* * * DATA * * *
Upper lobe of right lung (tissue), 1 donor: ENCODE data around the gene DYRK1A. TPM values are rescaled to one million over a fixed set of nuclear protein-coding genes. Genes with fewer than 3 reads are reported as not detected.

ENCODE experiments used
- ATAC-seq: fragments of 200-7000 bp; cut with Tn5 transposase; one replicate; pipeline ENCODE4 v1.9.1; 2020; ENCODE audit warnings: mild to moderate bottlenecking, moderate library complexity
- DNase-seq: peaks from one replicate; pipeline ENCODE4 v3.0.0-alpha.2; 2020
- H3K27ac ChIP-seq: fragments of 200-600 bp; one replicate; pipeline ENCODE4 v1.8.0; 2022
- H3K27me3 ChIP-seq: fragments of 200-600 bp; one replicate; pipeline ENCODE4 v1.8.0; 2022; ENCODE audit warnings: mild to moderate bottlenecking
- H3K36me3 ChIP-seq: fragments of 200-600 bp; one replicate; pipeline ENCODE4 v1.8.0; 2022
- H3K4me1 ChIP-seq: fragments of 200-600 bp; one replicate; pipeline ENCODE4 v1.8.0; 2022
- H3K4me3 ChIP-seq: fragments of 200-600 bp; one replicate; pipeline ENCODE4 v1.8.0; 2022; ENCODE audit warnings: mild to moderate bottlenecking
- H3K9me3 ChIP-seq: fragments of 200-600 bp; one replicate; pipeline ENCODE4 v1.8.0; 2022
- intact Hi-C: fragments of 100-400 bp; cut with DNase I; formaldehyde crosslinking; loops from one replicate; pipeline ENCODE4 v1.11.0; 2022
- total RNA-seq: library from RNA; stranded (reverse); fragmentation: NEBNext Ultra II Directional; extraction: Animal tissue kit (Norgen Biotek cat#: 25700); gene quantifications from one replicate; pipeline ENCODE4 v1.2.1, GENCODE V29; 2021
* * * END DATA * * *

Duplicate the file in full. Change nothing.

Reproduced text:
Upper lobe of right lung (tissue), 1 donor: ENCODE data around the gene DYRK1A. TPM values are rescaled to one million over a fixed set of nuclear protein-coding genes. Genes with fewer than 3 reads are reported as not detected.

ENCODE experiments used
- ATAC-seq: fragments of 200-7000 bp; cut with Tn5 transposase; one replicate; pipeline ENCODE4 v1.9.1; 2020; ENCODE audit warnings: mild to moderate bottlenecking, moderate library complexity
- DNase-seq: peaks from one replicate; pipeline ENCODE4 v3.0.0-alpha.2; 2020
- H3K27ac ChIP-seq: fragments of 200-600 bp; one replicate; pipeline ENCODE4 v1.8.0; 2022
- H3K27me3 ChIP-seq: fragments of 200-600 bp; one replicate; pipeline ENCODE4 v1.8.0; 2022; ENCODE audit warnings: mild to moderate bottlenecking
- H3K36me3 ChIP-seq: fragments of 200-600 bp; one replicate; pipeline ENCODE4 v1.8.0; 2022
- H3K4me1 ChIP-seq: fragments of 200-600 bp; one replicate; pipeline ENCODE4 v1.8.0; 2022
- H3K4me3 ChIP-seq: fragments of 200-600 bp; one replicate; pipeline ENCODE4 v1.8.0; 2022; ENCODE audit warnings: mild to moderate bottlenecking
- H3K9me3 ChIP-seq: fragments of 200-600 bp; one replicate; pipeline ENCODE4 v1.8.0; 2022
- intact Hi-C: fragments of 100-400 bp; cut with DNase I; formaldehyde crosslinking; loops from one replicate; pipeline ENCODE4 v1.11.0; 2022
- total RNA-seq: library from RNA; stranded (reverse); fragmentation: NEBNext Ultra II Directional; extraction: Animal tissue kit (Norgen Biotek cat#: 25700); gene quantifications from one replicate; pipeline ENCODE4 v1.2.1, GENCODE V29; 2021